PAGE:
The Veteran Women's Enterprise Center — an organization that helps women veteran-owned businesses (WVOBs) scale, strategize, and succeed — is hosting a survey called "Moments that Matter" in partnership with the Dallas Federal Reserve Bank to examine the entrepreneur journey of WVOBs in Dallas. VWEC hopes the results of the survey will help WVOBs everywhere to be better understood and supported. 

And that's no longer a small population. A 2007 to 2012 Census Bureau survey of business owners found that WVOBs had grown from 4 percent of all veteran-owned businesses to 15.2 percent — nearly 400,000 new businesses. 

"It's not a Dallas thing," said VR Small, the founder and executive director of the VWEC. "It's something that we feel — based on the number of women veterans across our nation who are starting businesses — that this is something that women need across the nation and are looking for. Women veterans don't self-identify. We need to give them a voice."

When Small returned to the Dallas area, she found little to no established support for female veteran entrepreneurs there.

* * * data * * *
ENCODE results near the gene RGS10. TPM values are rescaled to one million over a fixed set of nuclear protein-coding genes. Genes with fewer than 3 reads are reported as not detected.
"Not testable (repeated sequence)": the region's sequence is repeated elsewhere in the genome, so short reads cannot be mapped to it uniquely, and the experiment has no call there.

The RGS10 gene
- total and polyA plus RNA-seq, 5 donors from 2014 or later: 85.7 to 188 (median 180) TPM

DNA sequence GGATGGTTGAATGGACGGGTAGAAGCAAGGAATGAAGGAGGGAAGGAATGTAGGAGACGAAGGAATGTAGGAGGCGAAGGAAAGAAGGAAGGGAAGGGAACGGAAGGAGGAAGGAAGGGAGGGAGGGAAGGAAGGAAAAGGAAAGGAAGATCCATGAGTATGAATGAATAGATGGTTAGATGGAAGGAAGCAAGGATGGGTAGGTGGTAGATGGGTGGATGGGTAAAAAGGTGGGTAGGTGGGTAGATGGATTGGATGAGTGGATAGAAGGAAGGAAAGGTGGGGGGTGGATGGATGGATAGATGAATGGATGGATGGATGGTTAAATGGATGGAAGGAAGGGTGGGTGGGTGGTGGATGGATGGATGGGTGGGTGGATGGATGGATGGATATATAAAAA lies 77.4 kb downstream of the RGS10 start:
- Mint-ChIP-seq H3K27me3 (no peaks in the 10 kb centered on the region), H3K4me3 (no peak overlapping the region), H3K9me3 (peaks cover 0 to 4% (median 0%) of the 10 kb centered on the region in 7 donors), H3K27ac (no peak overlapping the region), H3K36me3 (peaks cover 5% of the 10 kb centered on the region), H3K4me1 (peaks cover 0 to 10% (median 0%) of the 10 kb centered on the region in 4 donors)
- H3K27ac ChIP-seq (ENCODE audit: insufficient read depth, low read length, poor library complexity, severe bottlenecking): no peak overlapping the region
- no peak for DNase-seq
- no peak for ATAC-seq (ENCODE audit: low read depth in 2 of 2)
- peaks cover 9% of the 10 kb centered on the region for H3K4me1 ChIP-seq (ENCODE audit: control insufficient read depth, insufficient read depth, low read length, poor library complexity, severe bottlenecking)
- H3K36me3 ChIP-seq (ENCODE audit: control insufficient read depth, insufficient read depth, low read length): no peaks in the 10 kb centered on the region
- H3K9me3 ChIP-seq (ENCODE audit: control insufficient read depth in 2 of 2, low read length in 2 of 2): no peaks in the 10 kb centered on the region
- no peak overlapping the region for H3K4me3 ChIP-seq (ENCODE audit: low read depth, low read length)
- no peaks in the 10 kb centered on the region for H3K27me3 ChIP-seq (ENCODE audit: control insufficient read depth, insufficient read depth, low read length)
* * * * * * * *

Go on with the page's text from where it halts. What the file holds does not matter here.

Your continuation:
"We didn't even have a women's business center in the city of Dallas at that time," Small said. "All the programs I reached out to who said they helped veterans proclaimed they didn't have anyone in Dallas who could support me. We wanted to meet their needs and give them a place where they could come and have camaraderie, connect."

Small worked to establish VWEC in the area and is now looking to do more for both Dallas-based and national WVOBs with the "Moments that Matter" survey. 

"The survey is really in-depth. It really digs deep. And we designed it that way because we really want to try to make this a regional and eventually a national tool that not just my organization can use but any organization that wants to know what's going on with women veterans. They can access this tool and use it," Small said. 

The results of the survey will help the general population to understand the unique needs of WVOBs. Eventually, the results will be used to create an annual report on the status of WVOBs, "keeping the volume up and tuned into their ongoing challenges and successes," Small explained But it will only succeed if enough female veteran business owners participate in the survey. 

"If they don't take the survey, then the assumptions will continue — assumptions that we don't really exist, that there isn't really a business here," Small said. "They'll go on and on with all these assumptions that really hurt female veteran business owners."

WVOBs in the Dallas area can access the survey through the VWEC website or the Dallas Federal Reserve Bank website to participate. 

Calling All Women Veteran-Owned Businesses in Dallas County

Calling All Women-Veteran-Owned Businesses in Dallas County - Take the survey!